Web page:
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Spike is Small

A review of 25th Hour



25th Hour (R)
Touchstone Pictures

Is it just me or has anyone else noticed how New York's preeminent auteurs Martin Scorsese, Spike Lee and Woody Allen have more in common than just their profession? While all three have been reclining on their laurels as they make flop after flop, there's something more glaring that unites them: They're all short.

Allen's small guy vice is sexual fantasy, casting himself in roles that posit the plausibility of women like Charlize Theron or Tea Leoni falling for his bony butt. Scorsese and Lee get off on ultra-violent orgies of noble savage machismo.

Scorsese grew up severely asthmatic and spent his boyhood in a movie theater. Spike was a precocious middle class black kid from Brooklyn. Their indulgence in a machismo that was never theirs reminds me of the lanky teenage boys who pour over magazines like Soldier of Fortune or the assbags who can't make varsity and thus treat gym class like an athletic jihad.

Anyone who has inhaled the eau de Manhattan aroma of car exhaust, honey-roasted peanuts and dried piss knows it's not a town for the faint of heart. But I'm willing to wager these waning directors are so coddled by their celebrity status that they no longer know the city that made them. For all their trumpeted New York authenticity, all have been slurping at the teat of the bourgeoisie for so long they might as well be making films about Aspen. Private drivers, personal assistants, they've come a long way from their respective mean streets. (For what it's worth, my friend who once worked in Scorsese's editing room told me how the director rejected the toast she had fetched for being unevenly buttered.)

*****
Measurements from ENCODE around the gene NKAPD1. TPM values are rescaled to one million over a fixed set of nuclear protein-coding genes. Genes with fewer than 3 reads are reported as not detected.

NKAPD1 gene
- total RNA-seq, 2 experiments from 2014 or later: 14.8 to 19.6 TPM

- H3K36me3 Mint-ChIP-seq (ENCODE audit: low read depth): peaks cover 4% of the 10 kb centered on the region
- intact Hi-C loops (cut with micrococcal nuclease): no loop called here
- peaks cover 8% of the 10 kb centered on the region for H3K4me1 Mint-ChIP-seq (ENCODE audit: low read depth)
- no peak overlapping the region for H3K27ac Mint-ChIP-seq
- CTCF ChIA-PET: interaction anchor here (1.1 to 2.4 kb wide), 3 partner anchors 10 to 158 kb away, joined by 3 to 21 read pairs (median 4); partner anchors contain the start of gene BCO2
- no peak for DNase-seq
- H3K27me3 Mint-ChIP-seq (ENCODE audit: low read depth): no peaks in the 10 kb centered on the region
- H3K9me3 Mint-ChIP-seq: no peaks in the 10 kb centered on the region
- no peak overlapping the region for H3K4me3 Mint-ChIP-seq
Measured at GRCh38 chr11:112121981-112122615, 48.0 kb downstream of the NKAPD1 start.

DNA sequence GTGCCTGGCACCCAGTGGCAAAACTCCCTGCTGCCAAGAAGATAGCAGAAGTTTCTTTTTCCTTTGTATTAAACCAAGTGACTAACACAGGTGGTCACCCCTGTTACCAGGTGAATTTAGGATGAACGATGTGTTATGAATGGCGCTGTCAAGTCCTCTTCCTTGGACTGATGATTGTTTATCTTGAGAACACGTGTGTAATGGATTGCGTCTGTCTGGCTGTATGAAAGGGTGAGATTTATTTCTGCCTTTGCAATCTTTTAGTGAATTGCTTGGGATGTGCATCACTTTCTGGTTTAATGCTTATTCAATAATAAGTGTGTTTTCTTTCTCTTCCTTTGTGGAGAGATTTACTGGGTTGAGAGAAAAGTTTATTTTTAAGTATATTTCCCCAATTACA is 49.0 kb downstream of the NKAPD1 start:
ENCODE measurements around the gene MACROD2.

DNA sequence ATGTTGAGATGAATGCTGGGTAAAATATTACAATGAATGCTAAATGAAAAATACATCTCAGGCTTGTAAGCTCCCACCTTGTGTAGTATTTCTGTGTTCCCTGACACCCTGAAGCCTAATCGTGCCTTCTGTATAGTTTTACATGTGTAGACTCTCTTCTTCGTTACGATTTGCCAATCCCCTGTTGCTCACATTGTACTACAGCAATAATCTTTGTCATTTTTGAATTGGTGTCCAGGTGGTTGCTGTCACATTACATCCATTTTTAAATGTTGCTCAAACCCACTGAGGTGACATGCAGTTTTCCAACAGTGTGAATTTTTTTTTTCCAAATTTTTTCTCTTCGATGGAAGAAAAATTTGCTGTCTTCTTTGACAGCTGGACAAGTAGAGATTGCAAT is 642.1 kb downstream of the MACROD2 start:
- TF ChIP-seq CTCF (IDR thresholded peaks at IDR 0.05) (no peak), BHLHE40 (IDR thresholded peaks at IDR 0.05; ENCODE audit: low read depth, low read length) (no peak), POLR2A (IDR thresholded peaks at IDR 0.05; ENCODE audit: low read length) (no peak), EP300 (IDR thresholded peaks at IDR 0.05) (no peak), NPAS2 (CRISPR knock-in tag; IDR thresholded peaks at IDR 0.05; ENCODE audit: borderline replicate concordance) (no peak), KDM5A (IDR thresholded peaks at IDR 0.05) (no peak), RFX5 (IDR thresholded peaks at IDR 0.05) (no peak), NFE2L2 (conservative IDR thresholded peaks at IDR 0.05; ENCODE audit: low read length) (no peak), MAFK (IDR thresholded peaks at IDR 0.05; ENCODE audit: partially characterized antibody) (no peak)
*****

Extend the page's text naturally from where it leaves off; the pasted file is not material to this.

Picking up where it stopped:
In 25th Hour -- Lee's second honky project -- Ed Norton plays Monty Brogan, a busted drug dealer facing his last day before the start of a 7-year prison sentence. Monty spends his final hours ruminating on where his life went wrong, assuaging the conscience of his guilt-ridden father (Brian Cox) and trying to unravel the mystery of who ratted him out. Was it his nubile girlfriend, (Rosario Dawson) or his corpulent Armenian mob partner (Tony Siragusa)?

For his final hurrah, Norton summons his childhood pals: Jakob (Philip Seymour Hoffman), a high school teacher with a Lolita fix on his sprightly student (Anna Paquin); and Slaughtery (Barry Pepper) an egomaniacal stockbroker. A tension cloud hovers over both men as they debate what they can possibly say to their friend. (The film is not so subtly underscored by a collective fear for Norton's virgin anus.)

That Lee can summon such a cast is a testament to his auteurial mystique. And he manages to get a few things right, like the unenviable task of incorporating a post 9-11 New York without resorting to undue sentimentality. The shots of impromptu fireman shrines and Bin Laden posters not only ring true, but lend a larger framework to the film's elegiac tone.

Less to Lee's credit than the original novel by David Benioff, 25th Hour is built on an inherently compelling premise. Namely, how do you face your final hours of freedom? When you're all too painfully aware that you'll never be the same and that your friends are unlikely to host your welcome home party, how do you confront the next minute, much less the next day?

Where Lee goes wrong, once again, is in his heavy-handed direction, including his now patented over-scoring that too often drowns out the dialogue. There are didactic montages to drill home various "messages" and a final voice-over flight fantasy that sucks the drama out of Norton's moment of consequence. Also included is a lecture on New York state's Rockefeller drug laws and an amusing, though inexcusably derivative, Do The Right Thing montage of racial slurs.

The non-stop spew of hardman talk and an indulgent tough-love reckoning between Norton and Pepper are further manifestations of Lee's small man pathology. Just like Marty and Woody, Spike seems to be acting out a rage that's as inexhaustible as it is impotent. Perhaps sitting courtside at every Knicks game is too much of a reminder of his perceived lack.

With all that has changed in New York, perhaps what's also needed is a regime change. Certainly Gotham does not want for pathological talent. In the meantime, consider the words of a short man who got over it: Tis better to have loved a short person and lost, than to have loved a tall.

-- John Dicker

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